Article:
James C. Johnson letter: N.D. property taxes are out of control
The majority of North Dakota citizens are faced with a formidable enemy. This enemy is ever-increasing runaway property taxes (some of the highest in the nation). It is plain to see that if the citizens of North Dakota ever want a fair and equita...
The majority of North Dakota citizens are faced with a formidable enemy. This enemy is ever-increasing runaway property taxes (some of the highest in the nation). It is plain to see that if the citizens of North Dakota ever want a fair and equitable property tax within North Dakota, and at the same time a tax that is competitive with those in our neighboring states, the citizens will have to pull together, engage with and destroy a large portion of our antiquated property tax system.
Some of the laws that govern our property taxes were put in place in 1919. These laws are no longer fair or equitable. And they invite out right tax evasion and fraud.
Some North Dakota homeowners pay very little tax, some pay no tax at all. This leaves the remaining taxpayers carrying an unfair tax load, a load that for some has become an unbearable burden.
Many of our legislators have stated and some have testified that our property tax system is obsolete and should be corrected. But for unknown reasons, the concerned legislators waived a white flag and surrendered to some of the highest homeowner property taxes in the nation.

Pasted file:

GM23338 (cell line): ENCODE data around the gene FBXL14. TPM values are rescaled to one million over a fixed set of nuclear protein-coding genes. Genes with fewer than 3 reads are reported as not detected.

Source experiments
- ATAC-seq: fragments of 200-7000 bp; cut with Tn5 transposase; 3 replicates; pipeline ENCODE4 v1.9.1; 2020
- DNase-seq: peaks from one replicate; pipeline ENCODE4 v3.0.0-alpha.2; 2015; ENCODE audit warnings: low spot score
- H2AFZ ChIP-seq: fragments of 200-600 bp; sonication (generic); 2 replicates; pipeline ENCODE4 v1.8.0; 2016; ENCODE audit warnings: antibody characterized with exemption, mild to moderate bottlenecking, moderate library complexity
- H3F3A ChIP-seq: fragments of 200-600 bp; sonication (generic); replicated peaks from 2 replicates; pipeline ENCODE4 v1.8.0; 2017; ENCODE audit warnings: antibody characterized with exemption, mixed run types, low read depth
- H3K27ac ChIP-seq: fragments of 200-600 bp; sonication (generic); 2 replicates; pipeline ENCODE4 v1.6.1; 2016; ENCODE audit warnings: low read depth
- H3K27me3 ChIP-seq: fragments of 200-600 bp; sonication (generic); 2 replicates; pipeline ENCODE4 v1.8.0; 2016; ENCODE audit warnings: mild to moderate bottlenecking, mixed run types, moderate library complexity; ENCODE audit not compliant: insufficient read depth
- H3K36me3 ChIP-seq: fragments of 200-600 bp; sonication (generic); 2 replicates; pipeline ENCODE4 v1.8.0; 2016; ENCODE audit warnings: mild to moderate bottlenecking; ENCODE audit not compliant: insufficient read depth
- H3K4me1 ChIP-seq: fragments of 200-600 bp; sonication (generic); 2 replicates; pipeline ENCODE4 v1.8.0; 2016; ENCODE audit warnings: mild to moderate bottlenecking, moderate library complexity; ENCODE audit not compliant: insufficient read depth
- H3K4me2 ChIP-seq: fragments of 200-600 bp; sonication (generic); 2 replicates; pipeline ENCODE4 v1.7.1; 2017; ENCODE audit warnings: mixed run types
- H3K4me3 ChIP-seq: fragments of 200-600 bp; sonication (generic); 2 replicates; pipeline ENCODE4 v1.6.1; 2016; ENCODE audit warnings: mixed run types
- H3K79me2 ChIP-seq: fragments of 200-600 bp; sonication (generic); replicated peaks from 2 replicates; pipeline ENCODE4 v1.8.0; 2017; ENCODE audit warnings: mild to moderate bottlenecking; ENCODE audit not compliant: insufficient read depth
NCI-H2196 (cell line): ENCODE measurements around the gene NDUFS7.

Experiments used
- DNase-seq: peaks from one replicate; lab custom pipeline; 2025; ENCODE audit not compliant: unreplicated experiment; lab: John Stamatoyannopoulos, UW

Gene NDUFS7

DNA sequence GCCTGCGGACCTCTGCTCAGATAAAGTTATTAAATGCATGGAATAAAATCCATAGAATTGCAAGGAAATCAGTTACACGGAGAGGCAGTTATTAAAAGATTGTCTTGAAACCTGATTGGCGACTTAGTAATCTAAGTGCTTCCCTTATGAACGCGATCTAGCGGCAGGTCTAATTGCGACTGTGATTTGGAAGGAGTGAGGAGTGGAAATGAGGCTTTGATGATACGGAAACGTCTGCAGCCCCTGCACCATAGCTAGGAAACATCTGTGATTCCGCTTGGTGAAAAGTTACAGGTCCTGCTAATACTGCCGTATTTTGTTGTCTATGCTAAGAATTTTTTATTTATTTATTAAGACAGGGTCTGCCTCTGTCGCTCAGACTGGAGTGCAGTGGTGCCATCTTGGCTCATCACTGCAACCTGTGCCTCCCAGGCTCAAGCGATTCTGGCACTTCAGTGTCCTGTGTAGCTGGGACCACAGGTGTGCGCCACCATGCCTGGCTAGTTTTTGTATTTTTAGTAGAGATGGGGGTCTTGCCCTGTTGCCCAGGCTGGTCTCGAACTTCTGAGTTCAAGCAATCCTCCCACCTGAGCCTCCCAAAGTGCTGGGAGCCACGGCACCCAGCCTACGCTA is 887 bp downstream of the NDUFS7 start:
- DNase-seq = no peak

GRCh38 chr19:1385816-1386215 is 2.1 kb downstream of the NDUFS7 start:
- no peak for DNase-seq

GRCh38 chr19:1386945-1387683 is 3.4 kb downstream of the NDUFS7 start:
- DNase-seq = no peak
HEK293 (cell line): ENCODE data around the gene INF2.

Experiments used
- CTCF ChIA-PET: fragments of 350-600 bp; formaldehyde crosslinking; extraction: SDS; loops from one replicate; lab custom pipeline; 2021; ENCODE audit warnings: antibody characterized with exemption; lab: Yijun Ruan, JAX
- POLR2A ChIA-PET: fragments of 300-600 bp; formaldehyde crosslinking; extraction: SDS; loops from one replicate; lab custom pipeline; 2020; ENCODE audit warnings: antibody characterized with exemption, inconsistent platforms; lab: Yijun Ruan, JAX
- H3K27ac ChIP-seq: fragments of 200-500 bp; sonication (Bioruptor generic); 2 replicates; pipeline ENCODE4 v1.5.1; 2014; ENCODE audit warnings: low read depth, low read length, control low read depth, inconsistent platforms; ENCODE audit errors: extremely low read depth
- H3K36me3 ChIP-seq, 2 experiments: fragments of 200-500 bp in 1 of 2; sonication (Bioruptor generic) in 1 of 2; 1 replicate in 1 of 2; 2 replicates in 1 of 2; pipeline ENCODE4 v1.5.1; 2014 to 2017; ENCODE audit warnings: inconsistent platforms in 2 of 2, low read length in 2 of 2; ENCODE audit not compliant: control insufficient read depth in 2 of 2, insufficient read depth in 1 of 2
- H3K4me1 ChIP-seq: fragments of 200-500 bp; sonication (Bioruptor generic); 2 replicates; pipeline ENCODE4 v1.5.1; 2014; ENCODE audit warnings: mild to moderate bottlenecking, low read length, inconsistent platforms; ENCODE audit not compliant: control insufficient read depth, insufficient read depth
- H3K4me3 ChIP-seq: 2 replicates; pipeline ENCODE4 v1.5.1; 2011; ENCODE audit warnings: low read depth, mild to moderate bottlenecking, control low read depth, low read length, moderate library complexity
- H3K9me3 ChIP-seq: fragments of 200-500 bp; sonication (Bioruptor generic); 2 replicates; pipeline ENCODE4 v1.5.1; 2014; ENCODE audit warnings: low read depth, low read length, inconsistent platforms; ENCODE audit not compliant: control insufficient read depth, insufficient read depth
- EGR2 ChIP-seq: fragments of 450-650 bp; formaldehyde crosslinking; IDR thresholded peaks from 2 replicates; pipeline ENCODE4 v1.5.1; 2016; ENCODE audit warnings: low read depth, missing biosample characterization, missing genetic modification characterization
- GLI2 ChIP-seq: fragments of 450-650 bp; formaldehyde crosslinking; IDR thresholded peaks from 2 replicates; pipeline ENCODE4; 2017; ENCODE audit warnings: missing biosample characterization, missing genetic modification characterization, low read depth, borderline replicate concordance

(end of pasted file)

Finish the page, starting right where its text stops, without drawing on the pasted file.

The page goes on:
If a family living in a $150,000 home in Fargo or Bismarck moved to a $150,000 home in St. Cloud, Minn., they would save well over $1,500 per year on property taxes. If they moved to any city in South Dakota, Montana or most cities in the nation, the savings would be substantial. The savings would have been even more if they lived in one of North Dakota's higher taxed cities such as Mandan, Jamestown or Williston.
In the early 1970s, California had a runaway tax problem like North Dakota has today. The citizens worked together and with the assistance of Howard Jarvis, passed a constitutional amendment (prop 13). Prop 13 equalized property taxes for everybody and adjusted taxes to 1 percent of true and full value.
If the people of California could fix the problem, there was no doubt that the people of North Dakota can fight the battle and win the war. It is time to muster the troops. The 1919 tax laws were good in 1919 when Woodrow Wilson was president, but this is 2005 and time for change.
James C. Johnson